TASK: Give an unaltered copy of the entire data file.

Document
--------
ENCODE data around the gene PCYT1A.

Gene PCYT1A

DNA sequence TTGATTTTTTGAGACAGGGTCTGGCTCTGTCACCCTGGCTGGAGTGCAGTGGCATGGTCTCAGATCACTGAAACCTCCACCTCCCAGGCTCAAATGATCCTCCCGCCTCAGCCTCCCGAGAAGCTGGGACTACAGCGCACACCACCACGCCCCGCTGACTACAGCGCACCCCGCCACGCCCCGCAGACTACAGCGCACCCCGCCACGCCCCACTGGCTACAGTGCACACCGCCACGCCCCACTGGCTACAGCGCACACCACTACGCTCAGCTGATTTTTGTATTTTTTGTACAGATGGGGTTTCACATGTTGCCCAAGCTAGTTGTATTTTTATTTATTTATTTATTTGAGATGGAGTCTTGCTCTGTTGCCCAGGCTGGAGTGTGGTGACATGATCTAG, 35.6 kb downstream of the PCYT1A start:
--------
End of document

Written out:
ENCODE data around the gene PCYT1A.

Gene PCYT1A

DNA sequence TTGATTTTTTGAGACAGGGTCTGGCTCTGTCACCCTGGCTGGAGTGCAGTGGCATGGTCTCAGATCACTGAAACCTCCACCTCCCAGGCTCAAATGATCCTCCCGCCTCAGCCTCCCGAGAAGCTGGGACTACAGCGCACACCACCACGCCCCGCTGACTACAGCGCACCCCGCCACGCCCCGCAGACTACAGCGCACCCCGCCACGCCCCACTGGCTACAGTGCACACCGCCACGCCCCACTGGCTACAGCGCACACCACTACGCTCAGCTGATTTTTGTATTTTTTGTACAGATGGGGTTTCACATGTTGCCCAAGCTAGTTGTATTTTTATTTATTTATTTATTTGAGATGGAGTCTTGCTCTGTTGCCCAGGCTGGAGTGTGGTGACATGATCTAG, 35.6 kb downstream of the PCYT1A start: